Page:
Google Earth

A colleague on Facebook posted a graphic the other day. As we all know, graphics on Facebook fall into one of several categories: they’re funny, they’re sappy, or they’re of cats in peculiar poses with pigeon-English captions (“kitteh can has cheezburger”).

The fourth category is thought-provoking. The graphic my friend posted belongs here, sort of. It’s titled “Grammar Matters,” and it displays the most popular searches that start with “how can u” (“how can u get herpes” tops the list, followed by numerous other diseases transmitted by the most intimate of contact). This is compared to the most common searches starting with “how can an individual.” Results include “how can an individual impact the course of history,” “how can an individual make a difference” and “how can an individual affect society.”

The inference is that those who use the grammatically proper “an individual” in place of the shorthand non-word “u” have higher aspirations. Or at the very least, their worldly learning is not limited to safe bedroom practices.

Since I don’t believe anything I read online, I tried out this experiment on my own. I got similar results. Then I tried something else. I began a search with “how can we.”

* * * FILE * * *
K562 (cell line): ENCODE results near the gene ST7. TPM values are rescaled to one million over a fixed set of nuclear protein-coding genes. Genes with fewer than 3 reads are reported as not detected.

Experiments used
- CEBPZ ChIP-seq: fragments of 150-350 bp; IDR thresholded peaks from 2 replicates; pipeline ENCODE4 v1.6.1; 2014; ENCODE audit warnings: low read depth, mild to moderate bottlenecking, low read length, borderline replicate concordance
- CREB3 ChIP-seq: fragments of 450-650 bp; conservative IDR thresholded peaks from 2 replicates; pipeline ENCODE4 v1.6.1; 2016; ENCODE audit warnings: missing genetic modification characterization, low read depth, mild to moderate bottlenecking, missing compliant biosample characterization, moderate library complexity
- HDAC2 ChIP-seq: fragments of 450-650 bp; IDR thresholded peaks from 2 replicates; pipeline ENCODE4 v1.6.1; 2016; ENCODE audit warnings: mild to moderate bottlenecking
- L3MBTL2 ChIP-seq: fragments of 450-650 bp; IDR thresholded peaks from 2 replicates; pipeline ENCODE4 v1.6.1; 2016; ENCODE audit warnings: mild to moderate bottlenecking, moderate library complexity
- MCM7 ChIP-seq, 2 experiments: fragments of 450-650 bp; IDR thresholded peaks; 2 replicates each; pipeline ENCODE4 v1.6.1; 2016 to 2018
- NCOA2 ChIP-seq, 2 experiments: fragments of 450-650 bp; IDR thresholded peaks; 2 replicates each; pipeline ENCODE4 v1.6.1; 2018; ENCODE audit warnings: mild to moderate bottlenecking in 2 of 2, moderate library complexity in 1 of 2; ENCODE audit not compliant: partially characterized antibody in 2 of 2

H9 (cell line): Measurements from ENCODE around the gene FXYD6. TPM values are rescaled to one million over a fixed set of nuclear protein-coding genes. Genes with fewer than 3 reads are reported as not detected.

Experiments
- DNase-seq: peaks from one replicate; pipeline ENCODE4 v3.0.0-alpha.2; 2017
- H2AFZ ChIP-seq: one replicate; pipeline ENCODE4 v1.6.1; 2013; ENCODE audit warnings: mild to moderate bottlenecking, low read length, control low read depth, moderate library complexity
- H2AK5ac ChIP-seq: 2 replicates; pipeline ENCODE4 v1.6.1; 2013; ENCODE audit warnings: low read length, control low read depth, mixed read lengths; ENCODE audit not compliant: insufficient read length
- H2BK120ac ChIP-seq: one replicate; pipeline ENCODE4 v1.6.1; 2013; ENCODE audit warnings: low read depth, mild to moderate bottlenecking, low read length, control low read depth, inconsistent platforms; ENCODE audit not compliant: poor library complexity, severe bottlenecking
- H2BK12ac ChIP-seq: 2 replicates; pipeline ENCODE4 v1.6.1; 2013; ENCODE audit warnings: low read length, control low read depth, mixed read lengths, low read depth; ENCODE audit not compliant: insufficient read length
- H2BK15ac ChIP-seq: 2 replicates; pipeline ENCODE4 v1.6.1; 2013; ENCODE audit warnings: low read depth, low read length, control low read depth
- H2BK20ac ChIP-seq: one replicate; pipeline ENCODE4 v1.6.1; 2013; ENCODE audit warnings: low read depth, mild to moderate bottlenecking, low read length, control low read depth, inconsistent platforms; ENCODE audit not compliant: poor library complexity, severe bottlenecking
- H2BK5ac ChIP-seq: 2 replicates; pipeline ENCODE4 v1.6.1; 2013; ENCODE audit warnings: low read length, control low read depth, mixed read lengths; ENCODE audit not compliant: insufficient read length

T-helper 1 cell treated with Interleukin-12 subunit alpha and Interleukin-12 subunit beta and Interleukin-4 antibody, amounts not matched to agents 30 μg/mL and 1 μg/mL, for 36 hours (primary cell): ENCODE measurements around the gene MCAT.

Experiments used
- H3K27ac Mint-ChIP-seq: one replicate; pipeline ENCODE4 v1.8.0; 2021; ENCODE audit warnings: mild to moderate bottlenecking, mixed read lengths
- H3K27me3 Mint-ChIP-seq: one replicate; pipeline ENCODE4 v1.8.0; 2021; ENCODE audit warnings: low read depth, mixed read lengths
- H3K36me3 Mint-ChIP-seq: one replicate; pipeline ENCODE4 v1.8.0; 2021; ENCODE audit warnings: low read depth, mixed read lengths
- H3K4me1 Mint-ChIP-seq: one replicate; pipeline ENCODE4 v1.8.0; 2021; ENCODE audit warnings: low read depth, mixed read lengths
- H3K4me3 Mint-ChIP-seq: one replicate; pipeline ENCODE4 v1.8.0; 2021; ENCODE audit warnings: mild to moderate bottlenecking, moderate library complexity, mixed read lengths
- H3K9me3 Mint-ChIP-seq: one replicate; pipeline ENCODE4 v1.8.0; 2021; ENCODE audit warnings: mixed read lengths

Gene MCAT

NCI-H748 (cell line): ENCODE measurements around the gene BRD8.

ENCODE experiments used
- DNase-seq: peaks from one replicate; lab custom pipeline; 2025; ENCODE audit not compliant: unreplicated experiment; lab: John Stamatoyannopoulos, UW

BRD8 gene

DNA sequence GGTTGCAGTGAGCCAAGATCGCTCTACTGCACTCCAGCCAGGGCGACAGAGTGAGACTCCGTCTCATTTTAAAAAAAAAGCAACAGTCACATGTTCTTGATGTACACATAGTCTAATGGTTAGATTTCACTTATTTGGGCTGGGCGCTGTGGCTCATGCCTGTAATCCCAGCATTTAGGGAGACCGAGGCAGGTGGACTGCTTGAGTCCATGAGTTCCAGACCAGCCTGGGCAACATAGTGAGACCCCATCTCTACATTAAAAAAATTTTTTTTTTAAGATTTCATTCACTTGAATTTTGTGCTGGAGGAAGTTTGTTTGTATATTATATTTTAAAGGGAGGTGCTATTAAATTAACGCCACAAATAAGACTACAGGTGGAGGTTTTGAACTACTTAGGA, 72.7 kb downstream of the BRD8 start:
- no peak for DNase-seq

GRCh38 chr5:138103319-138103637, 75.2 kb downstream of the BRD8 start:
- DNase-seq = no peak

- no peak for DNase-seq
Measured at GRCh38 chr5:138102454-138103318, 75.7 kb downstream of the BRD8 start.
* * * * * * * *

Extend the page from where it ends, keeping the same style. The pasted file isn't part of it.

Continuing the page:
Want to guess the top four results? I got “how can we stop global warming,” “how can we help the environment,” “how can we save water” and “how can we stop bullying.”

I’m not dismissing the importance of grammar. Of course grammar matters. I make a living based on this credo, so you won’t get any argument from me. (Case in point: I hate that many, many question marks are missing in the aforementioned Google searches.)

However, I think this little demonstration proves that inclusiveness also matters. Just by substituting the word “we” in place of “I,” by thinking of us all as a single force working together, our focus changes from personal hygiene to saving the world.

The two are not mutually exclusive. I recommend you strive for both wherever possible.

“Let’s eat, Grandma.” “Let’s eat Grandma.” Grammar may matter, but punctuation saves lives.

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